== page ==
With all the long and ever more complex lists of things to do on Nomadness, around the homestead (an upcoming blog on the garden project is in the works), for Camano Sail, and trying to keep an eye on the precision chewer/speed digger Zuben, I find myself overwhelmed. I stand around staring blankly at the dishes, the yard, the boat, the lab, and into my sweetie's eyes asking, "uh... what are we going to do today?" Thankfully, we have friends who are more sensible and invite us out for fun on the water on these long warm days of late spring.
Last month, we tried to get Nomadness from Oak Harbor over to Camano for a potluck with friends and to share the water with Adventuress but alas we didn't make it due to extensive biological growth on the hull. We did get it cleaned off by some spry young divers, and made a little venture around Saratoga Passage the following day.
And we have gone out kayaking off the west side of Camano in the past couple of weeks too. Steve and Bonnie were in the pedal powered Hobie kayaks, so they left me in their wake quite rapidly. But I enjoyed paddling around slowly, carefully, taking in the sights and sounds of gulls and gently breaking waves on the beach. It was a gorgeous day to expose Zuby to the kayak. He even got to swim for the first time. He isn't crazy about it yet, but I'm not giving up on making him a water dog! He sure looks cute in his PFD (which he is rapidly outgrowing)!
I also spent a day with Lawrence and Bonnie moving She Oughter from the west to the east side of Camano Island. Lawrence had a three day charter by a company testing some new submersible robots. He needed to set a buoy so he would not have to relaunch each day. We spent the entire day getting the cars set for transport logistics, launching at the busy Camano Island State Park, setting two danforth anchors with the right orientation and depth in the uneven bottom of Port Susan, and hanging the buoy off them. It was quite an elaborate process, but it turned out to be a wonderful day on the water. And as is usual with working for Camano Sail, I learned a lot.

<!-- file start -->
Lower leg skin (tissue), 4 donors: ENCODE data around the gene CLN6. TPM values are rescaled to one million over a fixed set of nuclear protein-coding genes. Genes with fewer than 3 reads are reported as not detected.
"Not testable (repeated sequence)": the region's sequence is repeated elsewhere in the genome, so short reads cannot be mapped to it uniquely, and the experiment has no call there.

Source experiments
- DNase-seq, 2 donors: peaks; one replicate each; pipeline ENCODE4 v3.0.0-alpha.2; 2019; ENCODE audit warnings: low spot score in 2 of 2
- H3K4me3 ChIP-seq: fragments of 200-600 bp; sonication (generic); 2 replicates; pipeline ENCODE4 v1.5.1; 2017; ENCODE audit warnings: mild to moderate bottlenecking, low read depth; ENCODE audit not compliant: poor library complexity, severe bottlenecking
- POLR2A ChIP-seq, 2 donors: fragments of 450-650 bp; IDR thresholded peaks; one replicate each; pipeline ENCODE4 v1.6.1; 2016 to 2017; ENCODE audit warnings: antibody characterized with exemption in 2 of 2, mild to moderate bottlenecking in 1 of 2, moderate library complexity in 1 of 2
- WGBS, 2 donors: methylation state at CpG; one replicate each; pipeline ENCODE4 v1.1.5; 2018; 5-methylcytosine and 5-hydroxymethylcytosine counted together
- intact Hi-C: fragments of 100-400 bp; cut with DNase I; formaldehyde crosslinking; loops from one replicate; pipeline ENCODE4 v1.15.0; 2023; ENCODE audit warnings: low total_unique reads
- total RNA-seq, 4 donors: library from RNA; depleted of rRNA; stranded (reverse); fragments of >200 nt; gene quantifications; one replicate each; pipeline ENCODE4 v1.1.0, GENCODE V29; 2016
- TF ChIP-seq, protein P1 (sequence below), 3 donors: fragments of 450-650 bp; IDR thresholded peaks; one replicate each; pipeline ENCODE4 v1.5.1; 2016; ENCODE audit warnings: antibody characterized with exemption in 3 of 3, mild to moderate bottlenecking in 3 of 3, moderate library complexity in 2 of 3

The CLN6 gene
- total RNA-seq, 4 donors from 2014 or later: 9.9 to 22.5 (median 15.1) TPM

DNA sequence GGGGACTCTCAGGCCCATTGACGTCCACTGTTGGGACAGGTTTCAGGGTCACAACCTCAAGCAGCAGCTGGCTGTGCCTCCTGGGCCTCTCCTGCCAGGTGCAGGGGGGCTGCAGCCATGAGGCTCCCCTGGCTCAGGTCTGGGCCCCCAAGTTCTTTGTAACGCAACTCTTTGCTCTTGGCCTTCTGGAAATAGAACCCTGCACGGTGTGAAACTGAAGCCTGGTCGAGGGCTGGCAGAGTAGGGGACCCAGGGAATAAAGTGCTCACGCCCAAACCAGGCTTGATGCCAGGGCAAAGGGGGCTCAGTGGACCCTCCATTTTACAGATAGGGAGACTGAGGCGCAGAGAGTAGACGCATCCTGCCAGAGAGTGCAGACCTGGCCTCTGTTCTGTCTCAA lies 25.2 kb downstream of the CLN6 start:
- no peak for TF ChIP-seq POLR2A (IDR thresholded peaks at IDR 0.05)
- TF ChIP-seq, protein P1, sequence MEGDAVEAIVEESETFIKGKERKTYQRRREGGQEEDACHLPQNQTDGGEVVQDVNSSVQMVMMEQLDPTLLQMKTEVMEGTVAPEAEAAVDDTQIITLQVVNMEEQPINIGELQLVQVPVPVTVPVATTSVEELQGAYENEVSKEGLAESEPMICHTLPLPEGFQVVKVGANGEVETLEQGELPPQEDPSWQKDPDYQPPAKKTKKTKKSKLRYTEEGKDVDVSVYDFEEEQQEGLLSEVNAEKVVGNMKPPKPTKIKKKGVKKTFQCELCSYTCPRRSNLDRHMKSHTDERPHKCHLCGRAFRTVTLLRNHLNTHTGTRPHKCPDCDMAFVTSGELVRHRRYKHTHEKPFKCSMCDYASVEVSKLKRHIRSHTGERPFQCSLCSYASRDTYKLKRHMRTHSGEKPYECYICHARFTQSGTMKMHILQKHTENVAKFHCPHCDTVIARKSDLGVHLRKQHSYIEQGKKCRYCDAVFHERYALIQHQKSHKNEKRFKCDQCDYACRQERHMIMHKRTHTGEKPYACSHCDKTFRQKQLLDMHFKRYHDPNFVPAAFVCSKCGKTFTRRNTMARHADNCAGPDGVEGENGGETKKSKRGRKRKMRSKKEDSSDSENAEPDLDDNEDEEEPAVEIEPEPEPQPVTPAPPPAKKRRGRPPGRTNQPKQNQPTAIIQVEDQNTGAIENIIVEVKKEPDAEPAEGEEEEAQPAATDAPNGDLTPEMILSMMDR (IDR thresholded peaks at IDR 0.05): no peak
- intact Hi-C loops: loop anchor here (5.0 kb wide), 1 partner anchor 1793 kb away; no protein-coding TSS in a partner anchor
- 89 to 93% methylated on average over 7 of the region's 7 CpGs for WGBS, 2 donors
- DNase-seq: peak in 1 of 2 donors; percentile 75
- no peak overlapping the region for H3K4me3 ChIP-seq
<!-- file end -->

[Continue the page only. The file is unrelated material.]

I am not a big fan of motor boats, but I had blast zipping around in this thing. Zuby didn't like the sound of motor when revved up to high RPMs and whined. Bonnie suggested that supersonic sounds might be hurting his ears, so we slowed down a bit and everybody was happy. This boat can be beached, and with the cool landing craft bow, you can step ashore like a princess and never wet your feet! Gotta love that! As far a motor boats go, this little boat is really quite cool. Made by Ottercraft of Kingston, Washington, it is rugged and functional. They are sturdy workboats used by the coast guard, tribal police, shell fish companies and more.
The main thing for me right now is to just get out on the water more. It is too easy to get sidetracked with all the "projects" and let the sunny days pass without getting a taste of why we're doing all this work in the first place!